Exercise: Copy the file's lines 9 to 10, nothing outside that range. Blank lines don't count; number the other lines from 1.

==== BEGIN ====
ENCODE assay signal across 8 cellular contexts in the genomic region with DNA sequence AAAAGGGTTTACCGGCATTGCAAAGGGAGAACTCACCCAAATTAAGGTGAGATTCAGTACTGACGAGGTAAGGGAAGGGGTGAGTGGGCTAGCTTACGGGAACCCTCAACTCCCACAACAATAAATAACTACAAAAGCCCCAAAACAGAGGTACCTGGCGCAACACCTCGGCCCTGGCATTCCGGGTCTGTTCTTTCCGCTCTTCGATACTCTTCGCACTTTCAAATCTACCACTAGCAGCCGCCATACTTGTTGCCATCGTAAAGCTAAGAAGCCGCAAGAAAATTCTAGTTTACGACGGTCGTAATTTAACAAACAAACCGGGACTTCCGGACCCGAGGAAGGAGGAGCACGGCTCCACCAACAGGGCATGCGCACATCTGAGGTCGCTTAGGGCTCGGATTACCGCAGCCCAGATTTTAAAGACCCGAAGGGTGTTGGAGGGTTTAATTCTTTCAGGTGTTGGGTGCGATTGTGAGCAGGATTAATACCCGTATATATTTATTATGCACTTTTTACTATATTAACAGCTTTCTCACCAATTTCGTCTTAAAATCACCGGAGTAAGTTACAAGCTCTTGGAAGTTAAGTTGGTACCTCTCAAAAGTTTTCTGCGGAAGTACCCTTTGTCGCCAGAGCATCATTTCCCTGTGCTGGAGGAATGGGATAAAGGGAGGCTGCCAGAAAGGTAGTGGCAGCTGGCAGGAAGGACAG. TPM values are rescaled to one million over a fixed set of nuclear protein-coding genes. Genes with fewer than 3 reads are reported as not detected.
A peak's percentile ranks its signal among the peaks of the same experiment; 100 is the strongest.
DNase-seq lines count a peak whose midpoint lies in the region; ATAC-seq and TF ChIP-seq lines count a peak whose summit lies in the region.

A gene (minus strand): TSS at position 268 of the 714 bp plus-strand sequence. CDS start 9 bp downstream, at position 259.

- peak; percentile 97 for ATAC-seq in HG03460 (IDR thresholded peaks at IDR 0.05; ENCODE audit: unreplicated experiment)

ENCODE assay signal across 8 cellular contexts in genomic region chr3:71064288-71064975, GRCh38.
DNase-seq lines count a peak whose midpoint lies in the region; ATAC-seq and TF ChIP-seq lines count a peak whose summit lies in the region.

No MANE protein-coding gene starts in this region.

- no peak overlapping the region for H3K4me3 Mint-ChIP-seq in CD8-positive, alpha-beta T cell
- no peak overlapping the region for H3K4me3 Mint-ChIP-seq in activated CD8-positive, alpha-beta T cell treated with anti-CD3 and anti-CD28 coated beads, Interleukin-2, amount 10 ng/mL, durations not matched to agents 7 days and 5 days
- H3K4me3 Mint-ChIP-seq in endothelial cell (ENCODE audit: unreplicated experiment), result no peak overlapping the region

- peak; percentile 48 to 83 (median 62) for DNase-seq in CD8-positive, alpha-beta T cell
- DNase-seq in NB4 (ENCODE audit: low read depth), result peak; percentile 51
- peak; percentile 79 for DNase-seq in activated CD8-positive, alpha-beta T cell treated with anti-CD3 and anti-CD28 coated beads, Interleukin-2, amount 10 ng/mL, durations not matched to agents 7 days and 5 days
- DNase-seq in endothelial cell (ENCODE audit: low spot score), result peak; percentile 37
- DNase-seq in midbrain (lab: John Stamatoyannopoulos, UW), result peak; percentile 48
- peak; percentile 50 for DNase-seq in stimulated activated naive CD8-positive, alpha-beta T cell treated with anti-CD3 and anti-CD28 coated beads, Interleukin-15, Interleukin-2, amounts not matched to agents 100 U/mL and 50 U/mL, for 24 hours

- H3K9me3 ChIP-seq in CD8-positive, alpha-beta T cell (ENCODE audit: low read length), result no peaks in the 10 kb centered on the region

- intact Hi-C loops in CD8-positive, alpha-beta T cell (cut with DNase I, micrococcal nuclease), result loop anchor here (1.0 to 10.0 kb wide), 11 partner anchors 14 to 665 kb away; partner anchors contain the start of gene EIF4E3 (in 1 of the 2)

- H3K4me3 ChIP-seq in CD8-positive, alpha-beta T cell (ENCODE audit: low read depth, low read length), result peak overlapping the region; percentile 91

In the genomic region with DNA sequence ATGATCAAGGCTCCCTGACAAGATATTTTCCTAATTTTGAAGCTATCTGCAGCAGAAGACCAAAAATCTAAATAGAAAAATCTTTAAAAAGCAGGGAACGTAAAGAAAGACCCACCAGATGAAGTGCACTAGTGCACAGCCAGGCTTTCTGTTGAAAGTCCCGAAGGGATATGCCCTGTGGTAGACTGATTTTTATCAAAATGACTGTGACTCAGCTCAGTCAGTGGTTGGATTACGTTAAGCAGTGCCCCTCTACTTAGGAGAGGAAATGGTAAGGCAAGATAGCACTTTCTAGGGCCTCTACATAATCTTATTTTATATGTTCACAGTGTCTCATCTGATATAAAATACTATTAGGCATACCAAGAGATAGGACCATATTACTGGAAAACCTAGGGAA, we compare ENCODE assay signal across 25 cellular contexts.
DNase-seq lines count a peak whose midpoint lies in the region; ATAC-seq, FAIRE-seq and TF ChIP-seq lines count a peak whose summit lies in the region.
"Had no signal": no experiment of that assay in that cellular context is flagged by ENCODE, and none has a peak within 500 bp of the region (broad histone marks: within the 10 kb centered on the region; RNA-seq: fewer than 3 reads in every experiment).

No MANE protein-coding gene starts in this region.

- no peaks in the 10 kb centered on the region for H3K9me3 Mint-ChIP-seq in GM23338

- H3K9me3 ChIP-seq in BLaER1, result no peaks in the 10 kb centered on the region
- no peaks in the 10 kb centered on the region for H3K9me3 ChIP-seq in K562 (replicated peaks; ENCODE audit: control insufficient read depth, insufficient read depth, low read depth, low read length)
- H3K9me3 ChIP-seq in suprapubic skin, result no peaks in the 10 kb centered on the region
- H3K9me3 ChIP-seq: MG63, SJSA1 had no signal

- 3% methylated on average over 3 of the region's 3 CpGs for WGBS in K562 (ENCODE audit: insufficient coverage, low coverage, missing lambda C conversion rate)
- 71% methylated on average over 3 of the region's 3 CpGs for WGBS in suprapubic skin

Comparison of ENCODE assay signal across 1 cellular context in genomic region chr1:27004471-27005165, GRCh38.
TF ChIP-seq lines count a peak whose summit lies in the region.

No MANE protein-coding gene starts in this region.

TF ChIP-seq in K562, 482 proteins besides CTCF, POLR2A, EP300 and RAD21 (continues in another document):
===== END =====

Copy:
- no peak overlapping the region for H3K4me3 Mint-ChIP-seq in CD8-positive, alpha-beta T cell
- no peak overlapping the region for H3K4me3 Mint-ChIP-seq in activated CD8-positive, alpha-beta T cell treated with anti-CD3 and anti-CD28 coated beads, Interleukin-2, amount 10 ng/mL, durations not matched to agents 7 days and 5 days